Upon doing so the flow is enabled. In these valves the cracking pressure will need to exceed the gravity or the spring, so as to keep the disc in a vertical line.

Generally these valves need to make a 90-degree turn, but this varies from one check valve to another.

As the inlet pressure diminishes, and does not exceed the cracking pressure, the valve will close by the spring or by gravity, or by backpressure.

Swing Valve

Swing check valves, also known as tilting-disc check valves include a disc positioned on a hinge.

This swings open by inlet pressure.

When this decreases, the disc will then swing shut.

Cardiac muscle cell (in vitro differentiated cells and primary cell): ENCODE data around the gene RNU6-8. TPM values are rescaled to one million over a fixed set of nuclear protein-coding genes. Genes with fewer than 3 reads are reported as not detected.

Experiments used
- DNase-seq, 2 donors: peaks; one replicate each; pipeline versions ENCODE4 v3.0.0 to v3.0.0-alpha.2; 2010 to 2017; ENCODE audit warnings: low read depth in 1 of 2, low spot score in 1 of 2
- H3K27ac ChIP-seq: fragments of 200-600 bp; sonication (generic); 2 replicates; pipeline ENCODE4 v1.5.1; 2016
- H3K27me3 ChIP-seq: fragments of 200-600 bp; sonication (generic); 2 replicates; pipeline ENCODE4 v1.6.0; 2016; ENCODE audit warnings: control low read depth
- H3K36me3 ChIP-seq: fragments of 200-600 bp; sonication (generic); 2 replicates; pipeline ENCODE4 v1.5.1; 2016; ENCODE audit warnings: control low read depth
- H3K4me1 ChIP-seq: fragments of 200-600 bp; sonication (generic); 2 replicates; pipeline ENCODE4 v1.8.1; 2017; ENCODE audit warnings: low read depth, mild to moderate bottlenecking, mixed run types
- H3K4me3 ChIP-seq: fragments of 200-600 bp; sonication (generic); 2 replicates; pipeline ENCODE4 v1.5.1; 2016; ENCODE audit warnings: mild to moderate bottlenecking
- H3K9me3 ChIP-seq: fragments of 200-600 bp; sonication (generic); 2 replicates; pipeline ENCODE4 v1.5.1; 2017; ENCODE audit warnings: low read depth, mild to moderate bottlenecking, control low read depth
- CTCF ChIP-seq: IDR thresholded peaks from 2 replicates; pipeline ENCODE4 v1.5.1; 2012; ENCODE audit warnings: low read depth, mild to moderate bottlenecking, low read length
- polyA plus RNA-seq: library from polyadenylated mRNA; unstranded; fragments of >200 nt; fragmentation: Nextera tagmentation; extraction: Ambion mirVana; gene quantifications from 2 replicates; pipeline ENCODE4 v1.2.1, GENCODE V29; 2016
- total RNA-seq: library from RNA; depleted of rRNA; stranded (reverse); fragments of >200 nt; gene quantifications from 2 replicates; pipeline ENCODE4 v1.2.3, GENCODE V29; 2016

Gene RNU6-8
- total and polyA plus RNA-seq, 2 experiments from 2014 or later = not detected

Stop Valve

Stop check valves are either spring loaded y-check valves or lift check valves, which also have a manual override feature.

In such a way they can operate like a normal check valve to prevent backflow.

But as there is also an external mechanism, this can be used to override it to keep the valve open or closed.

Hence this valve can function like two valves would.

Stop valves are often used in steam generators, power plants, in boiler circulation and safety systems.

Butterfly or Wafer Valve

Butterfly and wafer check valves are also quite common and can be used interchangeably.

These have a butterfly, wafer or style disc on a hinge.

There is also a spring, and whenever the inlet pressure exceeds the cracking pressure, both sides will open up.

When there is back pressure or a lower pressure, the disc will close it off.

Duckbill Valve

In this valve the flow will go through a soft tube.

The end of such a tube has a flat shape which looks like a duck beak, thus the name of the valve.